Charles was born on 17 August 1887, in the Castle of Persenbeug, in Lower Austria.His parents were Archduke Otto Franz of Austria and Princess Maria Josepha of Saxony.At the time, his great-uncle Franz Joseph reigned as Emperor of Austria and King of Hungary.
- Early Life
- Heir Presumptive
- Proclamation of 11 November
- Attempts to Reclaim Throne of Hungary
- Exile in Madeira and Death
Charles was born on 17 August 1887 in the Castle of Persenbeug in Lower Austria. His parents were Archduke Otto Franz of Austria and Princess Maria Josepha of Saxony. At the time, his granduncle Franz Joseph reigned as Emperor of Austria and King of Hungary, and his uncle Franz Ferdinandbecame heir presumptive two years later. As a child, Charles was reared a devout Roman Catholic. He spent his early years wherever his father's regiment happened to be stationed; later on he lived in Vienna and Reichenau. He was privately educated, but, contrary to the custom ruling in the imperial family, he attended a public gymnasium for the sake of demonstrations in scientific subjects. On the conclusion of his studies at the gymnasium, he entered the army, spending the years from 1906-1908 as an officer chiefly in Prague, where he studied law and political science concurrently with his military duties. In 1907 he was declared of age and Prince Zdenko Lobkowitz was appointed his chamberlain. In t...
In 1911, Charles married Princess Zita of Bourbon-Parma. They had met as children but did not see one another for almost ten years, as each pursued their education. In 1909, his Dragoon regiment was stationed at Brandeis an der Elbe (Brandýs nad Labem), from where he visited his aunt at Franzensbad.:5 It was during one of these visits that Charles and Zita became reacquainted.:5 Due to Franz Ferdinand's morganatic marriage, his children were excluded from the succession. As a result, the Emperor severely pressured Charles to marry. Zita not only shared Charles' devout Catholicism, but also an impeccably royal lineage.:16Zita later recalled,
Charles became heir presumptive after the assassination of Archduke Franz Ferdinand in Sarajevo in 1914, the event which precipitated World War I. Only at this time did the old Emperor, moved by an innate sense of duty, take steps to initiate the heir-presumptive to his crown in affairs of state. But the outbreak of World War I interfered with this political education. Charles spent his time during the first phase of the war at headquarters at Teschen, but exercised no military influence. Charles then became a Generalfeldmarschall in the Austro-Hungarian Army. In the spring of 1916, in connection with the offensive against Italy, he was entrusted with the command of the XX. Corps, whose affections the heir-presumptive to the throne won by his affability and friendliness. The offensive, after a successful start, soon came to a standstill. Shortly afterwards, Charles went to the eastern front as commander of an army operating against the Russians and Romanians.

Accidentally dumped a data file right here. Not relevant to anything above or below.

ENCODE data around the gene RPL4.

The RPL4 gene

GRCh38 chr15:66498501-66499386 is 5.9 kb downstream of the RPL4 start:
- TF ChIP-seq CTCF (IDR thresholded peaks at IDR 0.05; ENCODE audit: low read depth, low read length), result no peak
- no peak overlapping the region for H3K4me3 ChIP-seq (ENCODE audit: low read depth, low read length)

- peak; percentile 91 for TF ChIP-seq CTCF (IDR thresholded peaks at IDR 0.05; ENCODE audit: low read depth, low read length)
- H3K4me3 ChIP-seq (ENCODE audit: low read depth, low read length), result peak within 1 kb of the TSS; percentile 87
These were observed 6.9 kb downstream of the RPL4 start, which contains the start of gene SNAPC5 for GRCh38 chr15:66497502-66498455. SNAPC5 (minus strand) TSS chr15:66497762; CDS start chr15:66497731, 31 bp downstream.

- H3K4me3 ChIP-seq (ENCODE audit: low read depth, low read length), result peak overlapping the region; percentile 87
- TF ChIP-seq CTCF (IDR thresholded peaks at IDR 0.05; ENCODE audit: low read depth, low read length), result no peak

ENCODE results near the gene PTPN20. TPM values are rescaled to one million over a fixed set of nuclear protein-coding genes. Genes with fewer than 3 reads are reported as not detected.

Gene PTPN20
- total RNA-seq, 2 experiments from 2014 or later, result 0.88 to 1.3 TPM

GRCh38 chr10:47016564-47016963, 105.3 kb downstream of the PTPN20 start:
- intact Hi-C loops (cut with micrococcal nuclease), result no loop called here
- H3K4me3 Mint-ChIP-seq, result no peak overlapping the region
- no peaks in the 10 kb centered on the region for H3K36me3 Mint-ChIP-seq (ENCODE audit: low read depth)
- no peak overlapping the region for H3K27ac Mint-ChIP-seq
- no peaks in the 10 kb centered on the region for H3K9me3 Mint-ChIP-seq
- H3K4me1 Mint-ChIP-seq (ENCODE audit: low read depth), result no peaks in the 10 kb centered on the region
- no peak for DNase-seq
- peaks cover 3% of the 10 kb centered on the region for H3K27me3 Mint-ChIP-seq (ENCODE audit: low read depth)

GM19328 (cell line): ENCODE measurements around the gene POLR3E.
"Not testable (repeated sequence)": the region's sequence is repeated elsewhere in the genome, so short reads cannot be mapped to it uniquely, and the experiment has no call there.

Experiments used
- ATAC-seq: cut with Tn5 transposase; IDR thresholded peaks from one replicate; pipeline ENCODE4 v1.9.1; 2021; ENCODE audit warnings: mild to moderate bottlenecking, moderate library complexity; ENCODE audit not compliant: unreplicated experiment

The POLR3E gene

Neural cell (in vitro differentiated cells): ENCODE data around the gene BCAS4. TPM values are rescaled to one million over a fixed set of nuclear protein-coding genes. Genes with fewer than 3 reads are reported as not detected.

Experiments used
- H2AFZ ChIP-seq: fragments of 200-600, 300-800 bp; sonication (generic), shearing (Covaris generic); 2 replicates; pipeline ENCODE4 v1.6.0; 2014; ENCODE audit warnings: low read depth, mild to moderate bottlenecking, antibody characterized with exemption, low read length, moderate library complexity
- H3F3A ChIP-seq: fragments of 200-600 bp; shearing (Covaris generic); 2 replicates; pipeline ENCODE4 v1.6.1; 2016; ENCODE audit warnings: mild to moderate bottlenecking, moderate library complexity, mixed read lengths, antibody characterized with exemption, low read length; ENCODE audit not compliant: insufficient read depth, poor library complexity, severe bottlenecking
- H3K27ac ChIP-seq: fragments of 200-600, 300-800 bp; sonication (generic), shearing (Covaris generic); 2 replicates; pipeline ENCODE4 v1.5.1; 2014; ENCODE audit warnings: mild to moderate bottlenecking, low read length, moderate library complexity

Charles succeeded to the thrones in November 1916, after the death of Emperor Franz Joseph. On 2 December 1916, he took over the title of Supreme Commander of the whole army from Archduke Frederick. His coronation occurred on 30 December. In 1917, Charles secretly entered into peace negotiations with France. He employed his brother-in-law, Prince Sixtus of Bourbon-Parma, an officer in the Belgian Army, as intermediary. Although his foreign minister, Ottokar Czernin, was only interested in negotiating a general peace which would include Germany, Charles himself went much further in suggesting his willingness to make a separate peace. When news of the overture leaked in April 1918, Charles denied involvement until French Prime Minister Georges Clemenceaupublished letters signed by him. This led to Czernin's resignation, forcing Austria-Hungary into an even more dependent position with respect to its seemingly wronged German ally. The Austro-Hungarian Empire was wracked by inner turmoi...
On 11 November 1918—the same day as the armistice ending the war between allies and Germany—Charles issued a carefully worded proclamation in which he recognized the Austrian people's right to determine the form of the state and "relinquish(ed) every participation in the administration of the State." He also released his officials from their oath of loyalty to him. On the same day the Imperial Family left Schönbrunn and moved to Castle Eckartsau, east of Vienna. On 13 November, following a visit of Hungarian magnates, Charles issued a similar proclamation for Hungary. Although it has widely been cited as an "abdication", that word was never mentioned in either proclamation. Indeed, he deliberately avoided using the word abdicationin the hope that the people of either Austria or Hungary would vote to recall him. Privately, Charles left no doubt that he believed himself to be the rightful emperor. Addressing Cardinal Friedrich Gustav Piffl, he wrote: Instead, on 12 November, the day a...